The Binyamin Regional Council has produced a dramatic, 30-minute movie depicting in story form what the settlement enterprise is all about: Return to roots and renewal of Jewish life in Israel’s historic homeland.
Named Et Katzir (Harvest Time), the film is being screened several times a day at the new Psagot Winery visitors center in the hills of northern Jerusalem, near Pisgat Ze’ev.
The plot features a successful Israeli businessman, Yonatan, sent by his boss to London to close a big deal. However, he learns abruptly that his father is in the hospital and must undergo a major operation – and will not be able to harvest the grapes of the family vineyard. Yonatan makes a hard decision: He returns to the Jewish settlement community in which he grew up and leads the harvest.
Accompanying the story line are Biblical characters such as Jeremiah the Prophet, reminding Yonatan that his historic national roots are in the Land of Israel, and particularly in Judea and Samaria. “Look around you,” he hears. “Every hill is part of history. Every stone has a story… You’ll see, the children of Israel will some day return to these lands…”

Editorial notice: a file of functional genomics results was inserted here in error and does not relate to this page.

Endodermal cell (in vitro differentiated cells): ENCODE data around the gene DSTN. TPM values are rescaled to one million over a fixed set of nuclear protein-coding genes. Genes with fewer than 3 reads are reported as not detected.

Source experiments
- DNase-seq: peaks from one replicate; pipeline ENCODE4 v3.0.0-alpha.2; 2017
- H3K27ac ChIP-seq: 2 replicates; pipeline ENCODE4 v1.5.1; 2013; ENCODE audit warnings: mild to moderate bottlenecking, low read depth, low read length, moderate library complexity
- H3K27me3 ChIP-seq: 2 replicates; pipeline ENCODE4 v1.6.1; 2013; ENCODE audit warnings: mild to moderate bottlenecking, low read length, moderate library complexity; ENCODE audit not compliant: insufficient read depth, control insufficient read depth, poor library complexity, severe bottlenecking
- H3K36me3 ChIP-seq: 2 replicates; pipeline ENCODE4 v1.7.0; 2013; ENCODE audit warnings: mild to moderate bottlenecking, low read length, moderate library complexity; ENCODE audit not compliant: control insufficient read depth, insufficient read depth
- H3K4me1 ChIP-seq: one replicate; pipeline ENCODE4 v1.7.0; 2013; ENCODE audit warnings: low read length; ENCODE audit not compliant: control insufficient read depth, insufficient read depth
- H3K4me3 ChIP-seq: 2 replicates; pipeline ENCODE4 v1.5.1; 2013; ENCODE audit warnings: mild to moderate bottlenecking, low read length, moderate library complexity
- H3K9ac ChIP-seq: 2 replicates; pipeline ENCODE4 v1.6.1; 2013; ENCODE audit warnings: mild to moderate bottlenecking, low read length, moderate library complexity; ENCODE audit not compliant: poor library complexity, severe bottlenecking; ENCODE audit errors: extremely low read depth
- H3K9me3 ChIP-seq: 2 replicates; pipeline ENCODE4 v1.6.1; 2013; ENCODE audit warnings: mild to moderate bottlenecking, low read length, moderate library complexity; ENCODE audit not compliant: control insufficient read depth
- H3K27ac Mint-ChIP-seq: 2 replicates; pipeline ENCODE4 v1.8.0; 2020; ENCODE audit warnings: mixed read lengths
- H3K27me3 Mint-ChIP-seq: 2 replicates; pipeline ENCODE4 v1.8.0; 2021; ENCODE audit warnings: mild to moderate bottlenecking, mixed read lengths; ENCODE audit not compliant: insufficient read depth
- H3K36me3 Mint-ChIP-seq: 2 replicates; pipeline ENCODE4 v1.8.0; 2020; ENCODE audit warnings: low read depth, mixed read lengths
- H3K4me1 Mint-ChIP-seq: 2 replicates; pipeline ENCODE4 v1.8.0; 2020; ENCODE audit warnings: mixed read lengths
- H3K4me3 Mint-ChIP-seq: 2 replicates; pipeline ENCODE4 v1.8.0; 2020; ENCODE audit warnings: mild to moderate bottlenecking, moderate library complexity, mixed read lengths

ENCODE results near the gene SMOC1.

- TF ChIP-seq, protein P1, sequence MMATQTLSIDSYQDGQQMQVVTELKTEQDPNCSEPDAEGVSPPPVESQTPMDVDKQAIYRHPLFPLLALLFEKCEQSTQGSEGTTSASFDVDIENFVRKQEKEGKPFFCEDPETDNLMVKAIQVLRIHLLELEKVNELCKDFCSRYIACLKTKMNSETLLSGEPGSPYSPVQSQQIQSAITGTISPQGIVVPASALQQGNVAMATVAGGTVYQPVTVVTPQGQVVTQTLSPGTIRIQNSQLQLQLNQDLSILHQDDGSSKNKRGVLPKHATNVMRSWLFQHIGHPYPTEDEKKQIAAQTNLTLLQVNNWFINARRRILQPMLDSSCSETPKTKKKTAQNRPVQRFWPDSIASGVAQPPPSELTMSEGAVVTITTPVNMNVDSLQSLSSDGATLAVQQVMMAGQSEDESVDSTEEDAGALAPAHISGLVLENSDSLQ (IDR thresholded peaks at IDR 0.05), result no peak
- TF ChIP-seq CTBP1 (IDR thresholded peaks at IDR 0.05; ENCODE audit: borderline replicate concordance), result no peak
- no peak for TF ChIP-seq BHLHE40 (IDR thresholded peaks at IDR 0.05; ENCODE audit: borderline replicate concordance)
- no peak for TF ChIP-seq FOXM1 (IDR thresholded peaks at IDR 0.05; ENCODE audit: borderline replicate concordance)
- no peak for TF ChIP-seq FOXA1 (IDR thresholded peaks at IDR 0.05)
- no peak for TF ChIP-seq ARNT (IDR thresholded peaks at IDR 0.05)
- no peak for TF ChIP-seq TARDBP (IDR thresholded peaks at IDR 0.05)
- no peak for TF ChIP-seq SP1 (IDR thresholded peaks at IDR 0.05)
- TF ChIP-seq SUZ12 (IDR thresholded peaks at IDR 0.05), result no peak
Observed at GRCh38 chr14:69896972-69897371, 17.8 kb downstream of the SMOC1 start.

The voice is backed up by true-to-life scenes of precisely that prophecy coming true: An Israeli flag fluttering in the wind over Jewish towns in Samaria, Jewish children playing, and the like.
Winery owner Yaakov Berg, of Psagot, says the film was meant to “deal with questions of identity, and is an attempt to connect our visitors with the history of this special piece of land. I would like those who see the film to understand that we are not ranting people murmuring prayers all day, but rather people more or less like them who work for their living.”
The Psagot Winery, now seven years old, produced 4,000 bottles of wine in its first season – and 85,000 last year. Its vineyards are located in Psagot, Har Bracha, Moshav Mata, and elsewhere. When a road was first paved to its first vineyard, the tractor uncovered a deep pit – and for the next two months, archaeological excavations took place there, until a Second Temple cave with wine-making equipment was found there. “This was a clear sign to us,” Berg says. “Our forefathers made wine here 2,500 years ago – and we, too, used it as our first wine cellar.”